Rose suffered a torn ACL in his left knee during Game 1 of the 2012 Eastern Conference quarterfinals against the Philadelphia 76ers.
Despite being medically cleared on March 8, and subsequently participating in full contact practices for almost two months, the youngest man to ever earn the MVP award never performed in 2013.
“I play the same way. The only thing that’s gonna change is my confidence level,” said Rose, 24, who is blessed with ballsy teammates like Carlos Boozer, Luol Deng, Kirk Hinrich and Joakim Noah. “The only thing I’ve been working on is shooting longer shots, because I think if people have to come out and stick with me a little bit further, it opens up the court.”
Although calls for Rose to resurface were entirely understandable, it’s hard to fathom the native South-Sider wouldn’t have been on the hardwood without a solid reason.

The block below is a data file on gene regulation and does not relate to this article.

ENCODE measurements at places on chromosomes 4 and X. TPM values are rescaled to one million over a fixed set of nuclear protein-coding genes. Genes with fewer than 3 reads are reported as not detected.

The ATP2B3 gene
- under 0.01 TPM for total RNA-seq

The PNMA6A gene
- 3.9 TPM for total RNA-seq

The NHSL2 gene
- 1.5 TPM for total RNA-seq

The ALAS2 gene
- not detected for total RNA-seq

Plus, even with a blooming Rose, Miami was eventually going to burn last year’s version of the Bulls.
Ignoring cries from fans and mounting criticism from onlookers, Rose wisely waited to fully mend.
Finally ready to play normal minutes with the starting rotation this autumn, Rose apparently expanded his repertoire while recuperating.
If Rose’s perimeter game now truly demands respect, it will be virtually impossible to defend the elite guard.
With the same “confidence level,” Derrick Rose and the Chicago Bulls could actually torch the Heat next spring.by